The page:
This case presents a challenge to the constitutionality of a statute, which we review de novo. State v. Chambers, 589 N.W.2d 466, 479 (Minn.1999). “Minnesota statutes are presumed constitutional, and our power to declare a statute unconstitutional should be exercised with extreme caution and only when absolutely necessary.” In re Haggerty, 448 N.W.2d 363, 364 (Minn.1989). The party challenging the “constitutional validity of a statute ․ bears the very heavy burden of demonstrating beyond a reasonable doubt that the statute is unconstitutional.” State v. Merrill, 450 N.W.2d 318, 321 (Minn.1990); see also State v. Wolf, 605 N.W.2d 381, 386 (Minn.2000) (“The party challenging a statute must demonstrate beyond a reasonable doubt that the statute violates some provision of the Minnesota Constitution.”).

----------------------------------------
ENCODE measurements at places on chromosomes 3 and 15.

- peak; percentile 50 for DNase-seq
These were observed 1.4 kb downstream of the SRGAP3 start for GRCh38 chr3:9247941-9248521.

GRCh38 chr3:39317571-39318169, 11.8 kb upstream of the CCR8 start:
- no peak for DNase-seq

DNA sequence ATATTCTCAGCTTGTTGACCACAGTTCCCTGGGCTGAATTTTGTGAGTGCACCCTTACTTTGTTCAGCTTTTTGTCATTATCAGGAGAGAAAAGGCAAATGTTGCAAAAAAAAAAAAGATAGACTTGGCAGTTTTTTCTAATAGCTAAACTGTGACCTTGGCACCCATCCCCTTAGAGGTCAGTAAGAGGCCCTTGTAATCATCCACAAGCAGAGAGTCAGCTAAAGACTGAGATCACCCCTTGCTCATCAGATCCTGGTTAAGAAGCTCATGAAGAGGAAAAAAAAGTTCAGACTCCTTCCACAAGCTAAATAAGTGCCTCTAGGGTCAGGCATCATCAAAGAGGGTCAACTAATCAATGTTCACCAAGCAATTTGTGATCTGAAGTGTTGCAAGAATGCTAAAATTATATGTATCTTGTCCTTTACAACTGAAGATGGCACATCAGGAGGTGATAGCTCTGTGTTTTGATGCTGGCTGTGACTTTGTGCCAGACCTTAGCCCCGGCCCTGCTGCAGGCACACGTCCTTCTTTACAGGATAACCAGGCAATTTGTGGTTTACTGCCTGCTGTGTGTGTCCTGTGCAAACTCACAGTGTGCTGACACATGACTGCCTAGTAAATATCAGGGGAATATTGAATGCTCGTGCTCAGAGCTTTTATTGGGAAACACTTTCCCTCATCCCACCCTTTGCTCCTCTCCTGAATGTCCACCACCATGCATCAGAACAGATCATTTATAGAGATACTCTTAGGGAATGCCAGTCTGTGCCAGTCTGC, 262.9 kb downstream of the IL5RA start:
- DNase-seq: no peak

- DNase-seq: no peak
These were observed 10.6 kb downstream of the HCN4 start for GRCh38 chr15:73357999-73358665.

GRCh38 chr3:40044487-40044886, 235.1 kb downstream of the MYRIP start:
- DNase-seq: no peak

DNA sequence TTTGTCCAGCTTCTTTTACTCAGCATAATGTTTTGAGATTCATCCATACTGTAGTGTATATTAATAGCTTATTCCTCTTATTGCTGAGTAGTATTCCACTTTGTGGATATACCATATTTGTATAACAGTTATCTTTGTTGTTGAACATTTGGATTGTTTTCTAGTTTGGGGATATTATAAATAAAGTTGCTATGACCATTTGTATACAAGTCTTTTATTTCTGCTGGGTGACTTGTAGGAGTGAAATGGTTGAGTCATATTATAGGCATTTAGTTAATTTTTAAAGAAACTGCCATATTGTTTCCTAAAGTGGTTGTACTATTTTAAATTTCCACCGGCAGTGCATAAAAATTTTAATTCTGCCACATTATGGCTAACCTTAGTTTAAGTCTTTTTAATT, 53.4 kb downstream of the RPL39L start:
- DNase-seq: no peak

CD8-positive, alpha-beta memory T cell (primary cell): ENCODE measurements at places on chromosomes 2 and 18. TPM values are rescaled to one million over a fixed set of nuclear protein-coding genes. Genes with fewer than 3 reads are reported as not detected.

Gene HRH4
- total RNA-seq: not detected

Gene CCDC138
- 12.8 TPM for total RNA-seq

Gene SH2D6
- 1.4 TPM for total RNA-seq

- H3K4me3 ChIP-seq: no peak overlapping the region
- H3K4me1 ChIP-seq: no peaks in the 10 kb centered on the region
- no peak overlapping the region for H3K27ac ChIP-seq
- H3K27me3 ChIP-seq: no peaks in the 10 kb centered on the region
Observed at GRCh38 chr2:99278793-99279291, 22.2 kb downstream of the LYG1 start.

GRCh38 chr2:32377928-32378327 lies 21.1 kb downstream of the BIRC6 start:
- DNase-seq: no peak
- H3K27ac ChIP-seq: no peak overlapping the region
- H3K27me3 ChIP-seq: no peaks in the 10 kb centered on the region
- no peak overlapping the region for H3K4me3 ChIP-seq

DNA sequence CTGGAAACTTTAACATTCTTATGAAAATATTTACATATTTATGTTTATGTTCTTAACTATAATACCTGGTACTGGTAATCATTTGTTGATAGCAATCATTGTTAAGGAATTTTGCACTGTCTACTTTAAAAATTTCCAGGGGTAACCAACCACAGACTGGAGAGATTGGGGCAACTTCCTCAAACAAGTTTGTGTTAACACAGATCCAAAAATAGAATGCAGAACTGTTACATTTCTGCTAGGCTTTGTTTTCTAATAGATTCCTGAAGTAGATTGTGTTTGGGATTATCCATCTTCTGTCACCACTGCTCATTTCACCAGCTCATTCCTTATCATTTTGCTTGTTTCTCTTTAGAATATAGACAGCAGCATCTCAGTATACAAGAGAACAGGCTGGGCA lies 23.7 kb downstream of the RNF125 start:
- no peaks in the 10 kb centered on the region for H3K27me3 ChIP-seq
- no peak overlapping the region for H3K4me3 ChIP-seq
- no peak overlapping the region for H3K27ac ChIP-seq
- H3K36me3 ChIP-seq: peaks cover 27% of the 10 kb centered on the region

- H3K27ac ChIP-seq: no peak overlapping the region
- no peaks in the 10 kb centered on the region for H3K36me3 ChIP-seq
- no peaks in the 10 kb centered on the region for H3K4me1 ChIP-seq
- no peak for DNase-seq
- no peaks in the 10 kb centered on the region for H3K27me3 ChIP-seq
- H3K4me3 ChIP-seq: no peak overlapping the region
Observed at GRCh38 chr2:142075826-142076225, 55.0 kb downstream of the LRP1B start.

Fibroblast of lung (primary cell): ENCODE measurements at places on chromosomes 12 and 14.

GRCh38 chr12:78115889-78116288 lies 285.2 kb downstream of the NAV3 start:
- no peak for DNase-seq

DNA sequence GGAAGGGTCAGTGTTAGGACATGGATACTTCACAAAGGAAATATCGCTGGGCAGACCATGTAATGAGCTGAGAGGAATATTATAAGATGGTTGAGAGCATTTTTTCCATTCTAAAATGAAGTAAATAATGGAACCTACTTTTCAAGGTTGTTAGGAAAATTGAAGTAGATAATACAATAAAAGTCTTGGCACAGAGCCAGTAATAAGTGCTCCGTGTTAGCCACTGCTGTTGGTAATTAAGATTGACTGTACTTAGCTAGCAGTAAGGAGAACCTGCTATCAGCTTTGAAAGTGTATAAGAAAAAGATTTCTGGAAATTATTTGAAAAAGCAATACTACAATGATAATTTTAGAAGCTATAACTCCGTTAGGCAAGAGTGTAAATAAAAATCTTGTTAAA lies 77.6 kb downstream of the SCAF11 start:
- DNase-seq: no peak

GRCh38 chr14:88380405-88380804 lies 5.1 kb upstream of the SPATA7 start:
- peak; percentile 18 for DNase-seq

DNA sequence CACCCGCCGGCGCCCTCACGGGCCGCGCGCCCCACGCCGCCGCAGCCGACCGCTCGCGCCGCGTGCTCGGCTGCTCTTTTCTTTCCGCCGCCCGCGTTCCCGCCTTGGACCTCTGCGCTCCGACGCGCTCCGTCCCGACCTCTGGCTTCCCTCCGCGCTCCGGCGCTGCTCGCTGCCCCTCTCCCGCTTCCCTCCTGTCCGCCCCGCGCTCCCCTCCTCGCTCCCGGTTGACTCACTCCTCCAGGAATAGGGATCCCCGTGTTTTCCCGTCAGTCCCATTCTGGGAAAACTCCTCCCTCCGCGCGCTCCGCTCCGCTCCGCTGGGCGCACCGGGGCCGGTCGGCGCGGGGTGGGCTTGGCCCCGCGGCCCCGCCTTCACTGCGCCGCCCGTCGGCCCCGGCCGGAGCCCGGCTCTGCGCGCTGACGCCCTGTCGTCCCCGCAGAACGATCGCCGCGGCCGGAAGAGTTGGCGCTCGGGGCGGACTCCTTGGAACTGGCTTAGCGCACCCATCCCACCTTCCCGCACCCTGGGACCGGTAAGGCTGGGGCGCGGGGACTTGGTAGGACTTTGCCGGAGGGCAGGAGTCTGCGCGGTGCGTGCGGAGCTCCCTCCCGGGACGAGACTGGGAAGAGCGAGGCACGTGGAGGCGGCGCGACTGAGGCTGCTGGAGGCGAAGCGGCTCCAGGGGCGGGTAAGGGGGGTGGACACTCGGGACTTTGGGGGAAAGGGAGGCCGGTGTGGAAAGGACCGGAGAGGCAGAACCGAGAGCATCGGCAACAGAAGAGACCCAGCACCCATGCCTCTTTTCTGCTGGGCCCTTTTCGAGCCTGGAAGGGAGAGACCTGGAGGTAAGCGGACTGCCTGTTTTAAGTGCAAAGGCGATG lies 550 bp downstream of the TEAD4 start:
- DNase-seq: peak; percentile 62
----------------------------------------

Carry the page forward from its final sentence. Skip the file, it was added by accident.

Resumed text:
Fitch argues that the application of Minn.Stat. § 628.41 in this case violated his rights under Article I, Section 6, of the Minnesota Constitution, which provides in part: “In all criminal prosecutions the accused shall enjoy the right to a speedy and public trial by an impartial jury of the county or district wherein the crime shall have been committed.” Fitch claims that the district court's decision to venue the attempted murder charges and the unauthorized possession of a firearm charge (collectively, the Ramsey County charges) in Dakota County violated his right to be tried on those charges in Ramsey County. The State, by contrast, argues that Fitch's right to a trial by a Ramsey County jury for the Ramsey County charges is not absolute and that Minn.Stat. § 628.41 is a constitutional application of the Legislature's power to create “special-venue provisions.”